12. The Conference recognizes that IAEA safeguards are a fundamental component of the nuclear nonproliferation regime, play an indispensable role in the implementation of the Treaty and help to create an environment conducive to nuclear cooperation.
13. The Conference recalls paragraph 12 of Decision 2 ("Principles and objectives for nuclear nonproliferation and disarmament") of the 1995 Review and Extension Conference, which provides that new supply arrangements for the transfers of source or special fissionable material or equipment or material especially designed or prepared for the processing, use, or production of special fissionable material to non-nuclear-weapon States should require, as a necessary precondition, acceptance of the comprehensive IAEA safeguards and internationally legally binding commitments not to acquire nuclear weapons or other nuclear explosive devices.
14. The Conference reaffirms that the implementation of comprehensive safeguards agreements pursuant to article III, paragraph 1, of the Treaty should be designed to provide for verification by IAEA of the correctness and completeness of a State's declaration so that there is a credible assurances of the non-diversion of nuclear material from declared activities and of the absence of undeclared nuclear material and activities.
15. The Conference welcomes that 166 States have brought into force comprehensive safeguards agreements with IAEA in compliance with article III, paragraph 4, of the Treaty.
16. The Conference welcomes the fact that since May 1997, the IAEA Board of Governors has approved additional protocols (INFCIRC/540 (Corrected)) to comprehensive safeguards agreements for 133 States. Additional protocols are currently being implemented in 102 States.
17. The Conference welcomes that all nuclear-weapon States have now brought into force additional protocols to their voluntary offer safeguards agreements incorporating those measures provided for in the Model Additional Protocol that each nuclear-weapon State has identified as capable of contributing to the non-proliferation and efficiency aims of the Protocol.
18. The Conference recognizes that comprehensive safeguards agreements based on document INFCIRC/153 have been successful in their main focus of providing assurance regarding declared nuclear material and have also provided a limited level of assurance regarding the absence of undeclared nuclear material and activities. The Conference notes that the implementation of measures specified in the Model Additional Protocol provides, in an effective and efficient manner, increased confidence about the absence of undeclared nuclear material and activities in a State as a whole. The Conference notes that numerous States were of the view that those measures have been introduced as an integral part of the IAEA's safeguards system. The Conference also notes that it is the sovereign decision of any State to conclude an additional protocol, but once in force, the additional protocol is a legal obligation.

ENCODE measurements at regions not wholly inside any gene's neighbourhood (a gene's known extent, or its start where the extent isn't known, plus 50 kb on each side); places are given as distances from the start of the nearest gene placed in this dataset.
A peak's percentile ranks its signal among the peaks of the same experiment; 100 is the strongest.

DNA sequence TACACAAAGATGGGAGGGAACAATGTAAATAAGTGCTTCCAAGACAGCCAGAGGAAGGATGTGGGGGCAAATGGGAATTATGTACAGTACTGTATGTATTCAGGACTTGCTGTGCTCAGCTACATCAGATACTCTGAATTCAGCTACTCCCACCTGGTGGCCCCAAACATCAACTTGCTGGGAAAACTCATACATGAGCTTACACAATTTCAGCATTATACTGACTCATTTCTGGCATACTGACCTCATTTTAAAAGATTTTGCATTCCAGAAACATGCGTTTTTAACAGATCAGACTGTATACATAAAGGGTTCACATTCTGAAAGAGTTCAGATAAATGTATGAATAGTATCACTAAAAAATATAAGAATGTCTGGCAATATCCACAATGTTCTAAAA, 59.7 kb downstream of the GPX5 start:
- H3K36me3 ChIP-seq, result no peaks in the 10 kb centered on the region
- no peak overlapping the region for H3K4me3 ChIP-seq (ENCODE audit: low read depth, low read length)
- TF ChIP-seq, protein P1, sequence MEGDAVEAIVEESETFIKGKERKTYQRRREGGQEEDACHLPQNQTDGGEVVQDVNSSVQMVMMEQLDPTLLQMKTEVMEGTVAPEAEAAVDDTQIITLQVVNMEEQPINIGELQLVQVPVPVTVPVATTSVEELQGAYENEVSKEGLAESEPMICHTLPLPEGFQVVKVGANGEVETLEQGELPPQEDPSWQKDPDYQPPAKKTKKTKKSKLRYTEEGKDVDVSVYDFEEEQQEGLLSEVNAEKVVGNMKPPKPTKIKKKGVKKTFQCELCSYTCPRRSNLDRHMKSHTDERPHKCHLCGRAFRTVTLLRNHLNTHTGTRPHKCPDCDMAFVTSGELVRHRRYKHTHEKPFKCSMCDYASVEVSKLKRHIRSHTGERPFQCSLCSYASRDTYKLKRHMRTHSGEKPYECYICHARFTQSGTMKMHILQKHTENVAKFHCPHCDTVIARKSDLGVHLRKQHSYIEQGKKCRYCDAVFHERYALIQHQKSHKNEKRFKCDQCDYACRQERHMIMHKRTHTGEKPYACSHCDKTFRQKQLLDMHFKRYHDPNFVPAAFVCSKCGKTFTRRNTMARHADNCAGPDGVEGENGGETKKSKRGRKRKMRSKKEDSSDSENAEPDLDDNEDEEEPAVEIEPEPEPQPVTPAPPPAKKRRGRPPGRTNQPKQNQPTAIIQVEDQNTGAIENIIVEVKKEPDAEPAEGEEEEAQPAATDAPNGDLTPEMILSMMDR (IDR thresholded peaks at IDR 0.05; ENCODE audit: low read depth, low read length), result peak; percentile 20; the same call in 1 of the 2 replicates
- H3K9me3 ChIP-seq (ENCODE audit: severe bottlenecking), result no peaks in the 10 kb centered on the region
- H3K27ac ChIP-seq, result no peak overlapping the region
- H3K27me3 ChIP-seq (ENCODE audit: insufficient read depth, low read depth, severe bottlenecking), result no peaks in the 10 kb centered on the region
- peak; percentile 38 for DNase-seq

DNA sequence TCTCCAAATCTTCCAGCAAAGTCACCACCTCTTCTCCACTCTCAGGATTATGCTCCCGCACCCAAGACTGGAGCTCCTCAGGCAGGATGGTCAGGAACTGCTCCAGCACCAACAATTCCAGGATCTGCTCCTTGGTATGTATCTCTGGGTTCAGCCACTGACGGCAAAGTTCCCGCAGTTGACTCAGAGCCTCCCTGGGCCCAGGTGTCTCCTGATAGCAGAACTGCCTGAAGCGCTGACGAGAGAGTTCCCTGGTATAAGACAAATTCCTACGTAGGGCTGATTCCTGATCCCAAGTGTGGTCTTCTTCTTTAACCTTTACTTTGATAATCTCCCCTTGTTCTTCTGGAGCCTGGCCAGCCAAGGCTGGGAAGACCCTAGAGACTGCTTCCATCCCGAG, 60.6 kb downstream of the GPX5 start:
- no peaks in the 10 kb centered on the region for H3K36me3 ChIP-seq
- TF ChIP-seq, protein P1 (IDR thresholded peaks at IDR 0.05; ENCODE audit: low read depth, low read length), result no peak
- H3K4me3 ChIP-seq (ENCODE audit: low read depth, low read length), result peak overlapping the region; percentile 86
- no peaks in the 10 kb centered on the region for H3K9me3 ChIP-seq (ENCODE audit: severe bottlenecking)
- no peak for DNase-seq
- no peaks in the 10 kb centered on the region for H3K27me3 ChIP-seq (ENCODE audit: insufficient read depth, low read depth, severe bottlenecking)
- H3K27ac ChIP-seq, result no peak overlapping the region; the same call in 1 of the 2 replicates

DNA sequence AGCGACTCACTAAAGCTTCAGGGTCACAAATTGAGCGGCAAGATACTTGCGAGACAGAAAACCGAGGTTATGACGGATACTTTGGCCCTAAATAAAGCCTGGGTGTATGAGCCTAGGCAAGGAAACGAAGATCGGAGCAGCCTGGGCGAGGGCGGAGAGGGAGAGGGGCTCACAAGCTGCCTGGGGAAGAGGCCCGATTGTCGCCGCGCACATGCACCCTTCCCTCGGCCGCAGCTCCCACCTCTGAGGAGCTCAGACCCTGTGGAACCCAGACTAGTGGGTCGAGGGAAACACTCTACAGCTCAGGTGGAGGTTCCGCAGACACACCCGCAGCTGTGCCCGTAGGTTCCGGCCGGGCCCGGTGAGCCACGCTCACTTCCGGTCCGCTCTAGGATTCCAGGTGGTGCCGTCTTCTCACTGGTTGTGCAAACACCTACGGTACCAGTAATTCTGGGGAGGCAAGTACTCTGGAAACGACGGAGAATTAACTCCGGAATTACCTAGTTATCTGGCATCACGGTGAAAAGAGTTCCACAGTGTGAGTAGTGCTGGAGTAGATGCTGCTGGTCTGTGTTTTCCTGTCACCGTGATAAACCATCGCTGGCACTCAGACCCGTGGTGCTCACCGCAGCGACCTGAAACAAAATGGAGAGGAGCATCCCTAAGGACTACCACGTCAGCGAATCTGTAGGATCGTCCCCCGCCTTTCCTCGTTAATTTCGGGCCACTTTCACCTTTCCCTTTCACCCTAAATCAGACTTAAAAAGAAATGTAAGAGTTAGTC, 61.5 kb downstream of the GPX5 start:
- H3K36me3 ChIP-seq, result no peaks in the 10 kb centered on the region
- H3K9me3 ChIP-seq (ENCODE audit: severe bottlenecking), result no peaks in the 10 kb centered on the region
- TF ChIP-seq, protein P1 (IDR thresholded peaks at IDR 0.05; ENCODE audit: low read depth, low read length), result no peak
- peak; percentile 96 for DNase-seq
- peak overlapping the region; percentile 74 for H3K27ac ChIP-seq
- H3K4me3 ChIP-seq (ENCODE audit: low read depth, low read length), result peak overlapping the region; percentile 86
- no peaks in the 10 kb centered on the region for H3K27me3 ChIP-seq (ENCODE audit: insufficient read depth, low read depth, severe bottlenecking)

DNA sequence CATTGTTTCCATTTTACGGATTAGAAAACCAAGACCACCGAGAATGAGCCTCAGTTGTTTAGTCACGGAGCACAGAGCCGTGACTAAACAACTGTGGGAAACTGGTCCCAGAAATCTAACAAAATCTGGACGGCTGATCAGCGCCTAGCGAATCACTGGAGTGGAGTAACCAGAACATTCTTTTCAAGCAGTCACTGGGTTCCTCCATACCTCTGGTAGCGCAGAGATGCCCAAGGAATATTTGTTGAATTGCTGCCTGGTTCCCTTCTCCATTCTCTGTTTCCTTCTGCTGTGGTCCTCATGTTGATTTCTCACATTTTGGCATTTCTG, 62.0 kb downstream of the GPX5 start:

19. The Conference notes that many States recognize that comprehensive safeguards agreements and additional protocols are among the integral elements of the IAEA's safeguards system. The Conference notes that in the case of State party with a comprehensive safeguards agreement concluded pursuant to article III (1) of the Treaty and supplemented by an additional protocol in force, measure contained in both instruments represent the enhanced verification standard. The Conference notes that the additional protocol represents a significant confidence building measure. The Conference encourages all States parties which have not yet done so to conclude and bring into force an additional protocol.
20. The Conference stresses the importance of maintaining and observing fully the principle of confidentiality regarding all information related to implementation of safeguards in accordance with safeguards agreements and the IAEA Statute.
21. The Conference welcomes the important work being undertaken by the IAEA in the conceptualization and development of State-level approaches to safeguards implementation and evaluation, and in the implementation of State-level integrated safeguards approaches, which result in an information driven system of verification that is more comprehensive, as well as more flexible and effective. The Conference welcomes the implementation by IAEA of integrated safeguards in 47 States parties.
22. The Conference notes that bilateral and regional safeguards can play a key role in the promotion of transparency and mutual confidence between States, and that they can also provide assurances concerning nuclear non-proliferation.
23. The Conference notes the concerns expressed by numerous States parties with respect to matters of non-compliance of the Treaty by States parties, and their calls on those States non-compliant to move promptly to full compliance with their obligations.
24. The Conference underscores the importance of the IAEA exercising fully its mandate and its authority to verify the declared use of nuclear material and facilities and the absence of undeclared nuclear material and activities in States parties in with conformity with comprehensive safeguards agreements and where relevant with additional protocols, respectively.